Studies performed by Dr. Julie Levy, DVM, founder of Operation Catnip-Gainesville-FL, and other veterinarians and scientists published in the Journal of the American Veterinary Medical Association have shown that "there is no greater incident of disease in feral cats than there is in tame, owned free-roaming cats." The average rate of infection is 3 to 6% of both pet cats and feral/stray cats, reports Dr. Brenda Griffin, Veterinarian and Professor at Scott-Ritchey Research Center, College of Veterinary Medicine, Auburn University.


Studies show that using our scarce economic resources to sterilize more cats than otherwise would be sterilized given the cost of testing, actually works to more quickly reduce the number of FeLV positive cats considering that our area has a euthanasia rate of over 50% for cats (AZCats, AAFP, CPAA). In addition, removing a cat who has initially tested positive from a colony does not "eliminate the risk of infection to other cats, who have likely already been exposed to the virus, anyway." (Neighborhood Cats). In addition, exposure does not mean infection (AzCATS).

Neighborhood Cats says the "primary cause of infection relates more to proper colony management than to a particular positive cat or cats. In our experience, colonies with lots of sick cats are ones that are poorly managed - poor nutrition, inadequate shelter and/or unneutered animals. These conditions lead to weakened immune systems and susceptibility to disease. Indeed, some veterinarians believe it is rare for a healthy adult cat to ever catch FeLV. The best way to prevent the spread of disease is thus not by killing individual cats, but by improving the quality of food, making sure the cats have warm, dry shelter in winter and getting them neutered."


Alley Cat Allies says that "despite their being concern over viruses, there is no feline disease that kills more cats than overpopulation." Viruses can be reduced by simply by implementing a high volume sterilization program. In fact, Alley Cat Allies, AzCats and Operation Catnip all state that sterilization reduces or eliminates the behaviors which spread disease---roaming, fighting, mating, and the production of kittens.


Feral cats who are cared for by a caretaker are sterilized, and live in managed colonies are very healthy, studies show. It is unaltered cats, regardless of whether they are from feral colonies or private homes, that wander, fight, reproduce, and have the potential to spread disease. Sterilization reduces or eliminates the behaviors which spread disease (AZCats/Operation Catnip).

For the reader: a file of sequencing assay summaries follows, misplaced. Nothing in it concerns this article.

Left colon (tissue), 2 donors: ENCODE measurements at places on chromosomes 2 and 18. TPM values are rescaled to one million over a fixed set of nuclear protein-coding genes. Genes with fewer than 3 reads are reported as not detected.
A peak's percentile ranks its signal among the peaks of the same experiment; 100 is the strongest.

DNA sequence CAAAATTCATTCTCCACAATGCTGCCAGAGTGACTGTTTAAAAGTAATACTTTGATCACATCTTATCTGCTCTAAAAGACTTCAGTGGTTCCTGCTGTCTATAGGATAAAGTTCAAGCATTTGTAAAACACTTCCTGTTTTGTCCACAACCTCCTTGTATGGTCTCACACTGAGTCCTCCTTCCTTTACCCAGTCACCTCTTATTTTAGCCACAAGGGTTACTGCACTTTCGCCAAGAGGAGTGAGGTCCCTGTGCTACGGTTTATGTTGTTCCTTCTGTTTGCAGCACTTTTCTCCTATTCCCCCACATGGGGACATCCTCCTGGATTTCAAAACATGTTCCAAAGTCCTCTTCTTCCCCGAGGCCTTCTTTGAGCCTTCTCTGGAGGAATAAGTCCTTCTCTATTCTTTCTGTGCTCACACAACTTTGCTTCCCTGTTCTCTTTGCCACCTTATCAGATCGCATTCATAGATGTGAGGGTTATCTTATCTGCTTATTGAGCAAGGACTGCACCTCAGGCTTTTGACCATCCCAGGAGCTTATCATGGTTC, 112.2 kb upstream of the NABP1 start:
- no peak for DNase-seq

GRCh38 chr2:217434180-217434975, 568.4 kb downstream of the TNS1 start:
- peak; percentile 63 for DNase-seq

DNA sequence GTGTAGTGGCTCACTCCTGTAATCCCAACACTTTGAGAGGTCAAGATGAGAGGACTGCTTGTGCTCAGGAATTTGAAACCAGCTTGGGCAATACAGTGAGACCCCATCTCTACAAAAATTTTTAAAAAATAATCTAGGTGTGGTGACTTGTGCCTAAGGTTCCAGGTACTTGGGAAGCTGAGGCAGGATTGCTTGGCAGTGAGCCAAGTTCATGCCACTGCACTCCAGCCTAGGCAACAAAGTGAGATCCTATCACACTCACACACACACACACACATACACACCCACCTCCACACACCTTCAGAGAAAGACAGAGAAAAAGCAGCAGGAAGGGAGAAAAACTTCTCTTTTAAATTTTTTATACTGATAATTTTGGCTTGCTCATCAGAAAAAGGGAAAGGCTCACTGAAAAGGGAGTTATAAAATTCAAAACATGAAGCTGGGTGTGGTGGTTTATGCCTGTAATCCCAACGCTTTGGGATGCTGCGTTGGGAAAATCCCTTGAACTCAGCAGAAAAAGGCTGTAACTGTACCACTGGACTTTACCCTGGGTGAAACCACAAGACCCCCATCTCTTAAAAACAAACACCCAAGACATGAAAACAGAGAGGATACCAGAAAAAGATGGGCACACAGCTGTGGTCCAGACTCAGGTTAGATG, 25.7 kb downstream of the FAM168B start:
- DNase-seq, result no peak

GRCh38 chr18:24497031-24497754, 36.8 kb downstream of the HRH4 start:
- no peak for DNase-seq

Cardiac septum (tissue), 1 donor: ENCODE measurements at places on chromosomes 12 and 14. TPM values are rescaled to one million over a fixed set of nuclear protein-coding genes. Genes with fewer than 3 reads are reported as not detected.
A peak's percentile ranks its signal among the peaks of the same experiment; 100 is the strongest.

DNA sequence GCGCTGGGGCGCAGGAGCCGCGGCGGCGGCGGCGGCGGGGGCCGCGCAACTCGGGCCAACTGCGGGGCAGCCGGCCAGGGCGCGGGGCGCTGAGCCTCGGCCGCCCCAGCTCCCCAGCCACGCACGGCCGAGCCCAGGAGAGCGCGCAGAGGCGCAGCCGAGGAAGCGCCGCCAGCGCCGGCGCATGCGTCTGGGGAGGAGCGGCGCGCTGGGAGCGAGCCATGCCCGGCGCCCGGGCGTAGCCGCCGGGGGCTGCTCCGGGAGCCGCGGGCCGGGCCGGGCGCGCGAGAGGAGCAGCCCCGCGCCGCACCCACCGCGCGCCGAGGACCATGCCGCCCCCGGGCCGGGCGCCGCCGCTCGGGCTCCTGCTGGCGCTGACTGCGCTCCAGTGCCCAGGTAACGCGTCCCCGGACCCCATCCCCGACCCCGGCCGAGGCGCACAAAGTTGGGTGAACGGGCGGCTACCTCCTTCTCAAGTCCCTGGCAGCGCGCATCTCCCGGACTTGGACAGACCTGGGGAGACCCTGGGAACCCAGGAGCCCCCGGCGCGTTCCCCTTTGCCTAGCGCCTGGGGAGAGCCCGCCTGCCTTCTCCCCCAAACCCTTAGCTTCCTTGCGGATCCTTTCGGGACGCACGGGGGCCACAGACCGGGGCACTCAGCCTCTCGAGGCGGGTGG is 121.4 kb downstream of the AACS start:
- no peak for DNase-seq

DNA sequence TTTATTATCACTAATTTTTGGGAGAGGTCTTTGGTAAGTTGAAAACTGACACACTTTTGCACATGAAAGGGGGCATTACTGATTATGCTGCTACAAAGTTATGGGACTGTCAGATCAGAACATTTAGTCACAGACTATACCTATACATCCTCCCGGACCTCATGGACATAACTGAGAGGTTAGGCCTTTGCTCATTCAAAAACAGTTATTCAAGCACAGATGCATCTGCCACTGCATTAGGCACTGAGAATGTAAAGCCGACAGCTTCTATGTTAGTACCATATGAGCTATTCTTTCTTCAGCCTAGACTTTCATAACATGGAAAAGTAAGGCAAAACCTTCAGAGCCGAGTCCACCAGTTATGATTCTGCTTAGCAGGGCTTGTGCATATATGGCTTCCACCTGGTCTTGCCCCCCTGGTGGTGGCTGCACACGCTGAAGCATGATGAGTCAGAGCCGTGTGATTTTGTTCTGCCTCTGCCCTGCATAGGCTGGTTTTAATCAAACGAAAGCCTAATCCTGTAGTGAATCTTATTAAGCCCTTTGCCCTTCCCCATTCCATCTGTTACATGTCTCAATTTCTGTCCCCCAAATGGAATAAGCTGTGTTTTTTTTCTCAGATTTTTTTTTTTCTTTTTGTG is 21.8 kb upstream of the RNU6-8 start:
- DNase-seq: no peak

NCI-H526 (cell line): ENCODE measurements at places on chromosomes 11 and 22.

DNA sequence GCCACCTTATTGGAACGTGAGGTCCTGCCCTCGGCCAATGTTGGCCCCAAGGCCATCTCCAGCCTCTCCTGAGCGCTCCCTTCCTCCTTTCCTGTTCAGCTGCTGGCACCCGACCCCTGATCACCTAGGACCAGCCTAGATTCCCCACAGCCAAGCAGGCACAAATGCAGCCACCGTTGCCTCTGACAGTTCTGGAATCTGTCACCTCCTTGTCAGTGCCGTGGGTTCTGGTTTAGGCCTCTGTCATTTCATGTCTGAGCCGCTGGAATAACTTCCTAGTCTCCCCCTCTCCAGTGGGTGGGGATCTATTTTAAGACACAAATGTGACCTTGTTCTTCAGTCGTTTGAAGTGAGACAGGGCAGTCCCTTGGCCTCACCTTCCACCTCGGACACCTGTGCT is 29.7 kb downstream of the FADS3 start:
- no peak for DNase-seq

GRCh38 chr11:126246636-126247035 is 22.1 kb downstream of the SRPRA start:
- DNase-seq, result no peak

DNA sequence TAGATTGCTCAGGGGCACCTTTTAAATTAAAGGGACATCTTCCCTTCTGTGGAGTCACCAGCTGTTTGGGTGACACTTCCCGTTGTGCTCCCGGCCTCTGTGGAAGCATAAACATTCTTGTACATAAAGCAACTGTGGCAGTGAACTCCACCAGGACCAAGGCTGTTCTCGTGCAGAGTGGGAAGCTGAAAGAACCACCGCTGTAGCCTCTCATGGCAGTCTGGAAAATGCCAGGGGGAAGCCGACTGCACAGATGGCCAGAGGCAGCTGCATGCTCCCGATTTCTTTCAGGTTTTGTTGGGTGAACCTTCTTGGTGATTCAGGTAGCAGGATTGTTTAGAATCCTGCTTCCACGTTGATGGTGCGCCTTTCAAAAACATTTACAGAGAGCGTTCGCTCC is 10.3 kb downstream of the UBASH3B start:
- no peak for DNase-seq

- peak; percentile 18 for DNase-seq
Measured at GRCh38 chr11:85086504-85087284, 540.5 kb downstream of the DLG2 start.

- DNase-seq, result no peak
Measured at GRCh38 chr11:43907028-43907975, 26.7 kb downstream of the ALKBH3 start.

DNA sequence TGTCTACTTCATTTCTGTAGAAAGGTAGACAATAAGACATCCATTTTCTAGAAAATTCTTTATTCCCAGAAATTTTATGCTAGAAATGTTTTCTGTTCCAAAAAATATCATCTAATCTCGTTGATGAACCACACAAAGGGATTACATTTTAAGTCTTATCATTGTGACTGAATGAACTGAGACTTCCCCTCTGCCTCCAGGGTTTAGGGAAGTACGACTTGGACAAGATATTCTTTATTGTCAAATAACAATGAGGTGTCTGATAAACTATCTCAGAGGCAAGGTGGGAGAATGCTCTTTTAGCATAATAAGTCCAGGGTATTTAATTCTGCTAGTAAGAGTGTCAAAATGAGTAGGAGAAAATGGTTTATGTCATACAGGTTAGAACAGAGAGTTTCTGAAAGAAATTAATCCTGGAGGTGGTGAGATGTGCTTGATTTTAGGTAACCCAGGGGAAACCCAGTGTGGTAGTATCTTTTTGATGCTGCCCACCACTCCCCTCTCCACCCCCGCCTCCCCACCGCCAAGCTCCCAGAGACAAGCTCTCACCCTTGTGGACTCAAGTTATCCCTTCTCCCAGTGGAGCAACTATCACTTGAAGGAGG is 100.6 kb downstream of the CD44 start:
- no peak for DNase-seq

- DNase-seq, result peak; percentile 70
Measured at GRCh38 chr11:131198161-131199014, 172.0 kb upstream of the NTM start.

Some caretakers believe that placing cats that initially test positive for either FIV, FeLV or both, together is a viable option. It is important to keep in mind that the cats may be in the process of fighting off a virus. If one makes the decision to test, it is important to follow the AAFP testing guidelines and re-test.

Even if a cat happens to be FIV+, Neighborhood Cats founder Bryan Kortis says "An FIV cat especially should not be around FeLVs, because an FIV cat could lead a very long life around other, non-FIV cats. But putting them around FeLV positives means they'll catch that virus too, being immune-compromised, and die early."


Removing a cat that tests positive will not necessarily prevent the spread of infection within the colony since the colony's exposure to the virus would already have occurred. Kortis and AzCATS suggest these positive cats have a much better chance when left in their colonies and monitored for if and when the day comes that they reach a terminal stage (AzCats/Neighborhood Cats).


FIV is transmitted primarily through deep, penetrating bite wounds made by male unneutered cats, who roam and fight other unneutered males over territory and females. It is unlikely for a mother cat to infect her kittens with FIV (Alley Cat Allies). Nathan Winograd explains that because the primary modes of transmission of FIV are bites, neutering will go a long way to prevent the spread of FIV because altering affects both: